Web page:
Sen. Hillary Rodham Clinton, D-N.Y., is still weighed down by costly legal bills dating back to the Whitewater investigation. However, she also has substantial holdings in a blind trust, according to financial disclosure reports filed with the Senate.

The disclosure is Clinton's first as a lawmaker. It covers the year 2000 and does not include any income from her $8 million book deal with Simon & Schuster, which was negotiated last year but only signed in January.

Clinton reported a government-approved blind trust worth between $500,001 and $1 million. That joint trust with husband Bill dates from the Clintons' White House days and was approved by the executive branch's Office of Government Ethics. It earned between $100,001 and $1 million in 2000.

Clinton's outstanding legal fees total between $2.3 million and $10.6 million, the report said. They are owed to five law firms, two in Little Rock Ark. and three in Washington D.C.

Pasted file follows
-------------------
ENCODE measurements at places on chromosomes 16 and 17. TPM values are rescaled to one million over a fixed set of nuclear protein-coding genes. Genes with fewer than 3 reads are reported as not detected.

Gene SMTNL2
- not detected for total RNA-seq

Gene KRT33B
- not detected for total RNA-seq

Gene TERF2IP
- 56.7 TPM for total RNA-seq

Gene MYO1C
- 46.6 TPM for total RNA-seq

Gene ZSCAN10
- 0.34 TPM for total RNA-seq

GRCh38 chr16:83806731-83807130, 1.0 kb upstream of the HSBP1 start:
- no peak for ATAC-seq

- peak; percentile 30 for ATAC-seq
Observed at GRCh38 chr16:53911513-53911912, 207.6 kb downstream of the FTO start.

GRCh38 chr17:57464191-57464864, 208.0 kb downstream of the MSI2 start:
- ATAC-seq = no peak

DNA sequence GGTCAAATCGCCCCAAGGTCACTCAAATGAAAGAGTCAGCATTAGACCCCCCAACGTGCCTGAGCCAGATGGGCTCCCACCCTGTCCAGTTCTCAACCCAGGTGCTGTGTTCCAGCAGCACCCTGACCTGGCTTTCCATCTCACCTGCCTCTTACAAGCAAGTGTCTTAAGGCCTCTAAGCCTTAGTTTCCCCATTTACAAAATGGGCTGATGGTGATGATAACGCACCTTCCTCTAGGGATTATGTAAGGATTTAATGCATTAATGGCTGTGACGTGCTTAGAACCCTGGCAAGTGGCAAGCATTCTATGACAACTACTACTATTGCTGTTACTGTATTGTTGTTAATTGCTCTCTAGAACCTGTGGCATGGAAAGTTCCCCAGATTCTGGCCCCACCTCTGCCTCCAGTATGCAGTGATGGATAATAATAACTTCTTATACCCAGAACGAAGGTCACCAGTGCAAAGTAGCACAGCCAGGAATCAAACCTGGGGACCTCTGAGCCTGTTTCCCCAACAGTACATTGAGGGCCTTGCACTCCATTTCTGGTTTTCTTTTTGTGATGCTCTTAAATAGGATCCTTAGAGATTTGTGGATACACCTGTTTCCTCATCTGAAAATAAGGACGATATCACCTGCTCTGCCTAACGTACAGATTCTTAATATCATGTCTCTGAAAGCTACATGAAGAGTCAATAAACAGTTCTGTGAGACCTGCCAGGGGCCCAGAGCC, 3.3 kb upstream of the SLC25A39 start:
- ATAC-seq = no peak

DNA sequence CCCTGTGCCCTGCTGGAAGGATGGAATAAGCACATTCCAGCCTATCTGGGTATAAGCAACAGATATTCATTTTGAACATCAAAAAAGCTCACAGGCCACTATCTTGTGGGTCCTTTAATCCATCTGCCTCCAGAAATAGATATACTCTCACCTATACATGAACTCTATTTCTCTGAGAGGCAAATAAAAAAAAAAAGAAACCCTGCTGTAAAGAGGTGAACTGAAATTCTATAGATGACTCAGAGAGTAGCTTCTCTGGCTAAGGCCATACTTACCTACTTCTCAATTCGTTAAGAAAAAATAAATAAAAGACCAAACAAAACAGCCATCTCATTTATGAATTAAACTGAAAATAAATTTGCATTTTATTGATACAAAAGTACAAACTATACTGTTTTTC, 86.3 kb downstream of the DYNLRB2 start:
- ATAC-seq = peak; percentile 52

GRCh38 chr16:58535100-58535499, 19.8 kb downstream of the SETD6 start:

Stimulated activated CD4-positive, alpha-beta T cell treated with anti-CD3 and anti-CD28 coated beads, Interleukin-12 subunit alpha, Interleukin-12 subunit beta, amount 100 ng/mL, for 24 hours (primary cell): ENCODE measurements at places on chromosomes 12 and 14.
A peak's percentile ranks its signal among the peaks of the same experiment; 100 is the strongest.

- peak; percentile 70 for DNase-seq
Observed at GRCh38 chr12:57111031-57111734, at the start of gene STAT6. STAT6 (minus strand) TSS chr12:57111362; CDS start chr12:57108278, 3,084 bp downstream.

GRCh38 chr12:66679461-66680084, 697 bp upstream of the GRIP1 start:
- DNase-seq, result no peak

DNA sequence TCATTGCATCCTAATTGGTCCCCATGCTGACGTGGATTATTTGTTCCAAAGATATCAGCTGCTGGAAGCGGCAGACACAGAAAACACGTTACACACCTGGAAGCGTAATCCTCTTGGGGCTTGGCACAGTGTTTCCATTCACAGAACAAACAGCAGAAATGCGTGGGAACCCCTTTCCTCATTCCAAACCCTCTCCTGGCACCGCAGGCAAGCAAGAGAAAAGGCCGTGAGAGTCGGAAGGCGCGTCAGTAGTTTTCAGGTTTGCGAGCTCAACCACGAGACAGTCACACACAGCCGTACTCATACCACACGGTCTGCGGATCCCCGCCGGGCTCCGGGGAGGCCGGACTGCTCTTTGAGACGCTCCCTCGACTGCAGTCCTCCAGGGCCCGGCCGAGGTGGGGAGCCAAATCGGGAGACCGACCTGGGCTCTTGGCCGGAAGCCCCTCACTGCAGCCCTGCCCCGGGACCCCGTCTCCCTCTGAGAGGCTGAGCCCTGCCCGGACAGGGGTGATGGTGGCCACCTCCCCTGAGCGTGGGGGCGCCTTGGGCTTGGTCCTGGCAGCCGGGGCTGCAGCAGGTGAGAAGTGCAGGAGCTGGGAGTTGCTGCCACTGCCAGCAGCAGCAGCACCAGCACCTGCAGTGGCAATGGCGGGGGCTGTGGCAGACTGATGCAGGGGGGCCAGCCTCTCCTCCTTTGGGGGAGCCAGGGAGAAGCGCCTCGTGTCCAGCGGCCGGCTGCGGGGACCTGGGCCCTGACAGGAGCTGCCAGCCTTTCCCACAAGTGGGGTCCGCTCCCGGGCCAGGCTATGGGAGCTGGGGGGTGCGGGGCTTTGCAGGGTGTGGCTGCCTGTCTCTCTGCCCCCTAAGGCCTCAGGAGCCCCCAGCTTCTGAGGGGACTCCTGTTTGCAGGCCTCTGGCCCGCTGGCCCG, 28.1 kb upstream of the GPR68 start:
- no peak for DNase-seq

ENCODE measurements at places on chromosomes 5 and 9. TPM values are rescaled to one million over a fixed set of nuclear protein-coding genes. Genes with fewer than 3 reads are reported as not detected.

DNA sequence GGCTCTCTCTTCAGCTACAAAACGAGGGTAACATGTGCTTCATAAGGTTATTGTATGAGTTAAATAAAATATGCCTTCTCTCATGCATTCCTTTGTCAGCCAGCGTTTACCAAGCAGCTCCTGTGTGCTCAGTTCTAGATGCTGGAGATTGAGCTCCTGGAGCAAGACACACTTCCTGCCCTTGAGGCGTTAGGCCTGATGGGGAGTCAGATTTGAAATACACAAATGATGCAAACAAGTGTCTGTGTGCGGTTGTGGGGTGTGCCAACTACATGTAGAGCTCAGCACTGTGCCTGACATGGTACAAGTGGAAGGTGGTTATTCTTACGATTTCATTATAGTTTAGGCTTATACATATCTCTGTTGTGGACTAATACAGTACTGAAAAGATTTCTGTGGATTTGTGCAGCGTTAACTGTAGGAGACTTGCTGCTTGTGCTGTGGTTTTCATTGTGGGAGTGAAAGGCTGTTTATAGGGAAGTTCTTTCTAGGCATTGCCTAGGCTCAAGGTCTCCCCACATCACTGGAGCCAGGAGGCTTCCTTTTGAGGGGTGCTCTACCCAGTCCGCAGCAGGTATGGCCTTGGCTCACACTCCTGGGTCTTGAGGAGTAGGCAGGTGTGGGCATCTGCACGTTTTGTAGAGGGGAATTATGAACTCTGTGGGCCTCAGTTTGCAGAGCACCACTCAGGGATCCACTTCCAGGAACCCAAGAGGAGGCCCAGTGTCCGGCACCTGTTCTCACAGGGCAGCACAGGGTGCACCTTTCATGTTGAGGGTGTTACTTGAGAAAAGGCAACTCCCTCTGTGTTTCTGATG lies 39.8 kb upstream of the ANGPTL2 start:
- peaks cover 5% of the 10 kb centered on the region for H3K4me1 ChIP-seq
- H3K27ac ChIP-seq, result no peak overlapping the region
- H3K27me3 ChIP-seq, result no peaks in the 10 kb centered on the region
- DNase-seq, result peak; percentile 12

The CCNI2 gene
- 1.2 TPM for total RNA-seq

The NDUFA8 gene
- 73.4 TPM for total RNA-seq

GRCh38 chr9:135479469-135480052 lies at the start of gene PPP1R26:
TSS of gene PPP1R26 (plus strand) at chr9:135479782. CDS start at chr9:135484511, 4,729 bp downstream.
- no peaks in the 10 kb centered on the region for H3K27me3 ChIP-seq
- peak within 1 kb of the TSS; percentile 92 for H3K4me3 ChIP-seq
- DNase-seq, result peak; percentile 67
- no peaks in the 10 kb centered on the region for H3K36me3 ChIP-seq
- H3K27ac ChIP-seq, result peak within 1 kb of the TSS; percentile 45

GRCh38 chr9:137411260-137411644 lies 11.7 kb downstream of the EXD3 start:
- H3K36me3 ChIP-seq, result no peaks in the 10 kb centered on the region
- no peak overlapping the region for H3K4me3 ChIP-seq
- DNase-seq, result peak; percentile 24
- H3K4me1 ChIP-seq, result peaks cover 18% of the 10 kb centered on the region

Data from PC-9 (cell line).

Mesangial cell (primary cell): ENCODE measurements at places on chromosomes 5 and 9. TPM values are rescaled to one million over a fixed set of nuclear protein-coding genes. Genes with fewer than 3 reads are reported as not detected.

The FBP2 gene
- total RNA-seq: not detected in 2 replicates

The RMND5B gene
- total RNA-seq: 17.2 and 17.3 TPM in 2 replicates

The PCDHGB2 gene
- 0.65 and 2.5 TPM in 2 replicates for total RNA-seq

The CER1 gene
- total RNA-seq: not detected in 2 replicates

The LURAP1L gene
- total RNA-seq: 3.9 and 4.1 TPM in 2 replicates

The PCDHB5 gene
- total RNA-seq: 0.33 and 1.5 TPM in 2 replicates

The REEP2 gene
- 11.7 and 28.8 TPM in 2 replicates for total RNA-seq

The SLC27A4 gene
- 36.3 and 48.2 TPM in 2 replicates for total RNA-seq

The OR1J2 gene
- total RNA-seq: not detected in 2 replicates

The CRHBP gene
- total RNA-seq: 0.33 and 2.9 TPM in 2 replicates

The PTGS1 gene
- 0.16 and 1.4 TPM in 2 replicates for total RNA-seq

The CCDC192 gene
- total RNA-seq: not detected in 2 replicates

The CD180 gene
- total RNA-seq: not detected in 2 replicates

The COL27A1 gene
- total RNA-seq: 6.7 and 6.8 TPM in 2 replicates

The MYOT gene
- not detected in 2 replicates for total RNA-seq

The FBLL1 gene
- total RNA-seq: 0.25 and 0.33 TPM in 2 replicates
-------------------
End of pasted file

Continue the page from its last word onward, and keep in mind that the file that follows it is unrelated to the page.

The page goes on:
The Clintons ran up hefty legal bills during their eight years in the White House because of Whitewater and other investigations. They have a separate legal expense fund to help defray those costs.

Members of Congress must file disclosure forms annually that outline in the broadest terms their personal fortunes, investments and income beyond their congressional salary of $134,113.

Clinton reported overall assets of between $682,000 and $1.5 million. She listed stock for daughter Chelsea in AT&T, Verizon, BellSouth and Lucent Technologies.

New York's junior senator received $8,534 in royalties from her book "It Takes a Village," which was donated to charity, the form said.

Neither Clinton or Sen. Charles Schumer, D-N.Y.,reported accepting any gifts, travel or honoraria.

Clinton came under fire for $190,027 in furniture, china and other gifts she and the president took with them from the White House. But none of those had to be reported on her Senate disclosure form because she was not yet a senator, aides said.

Schumer and his wife Iris listed assets worth between $274,014 and $985,000. The only liability they reported was a mortgage worth between $15,001 and $50,000 on their home in Brooklyn.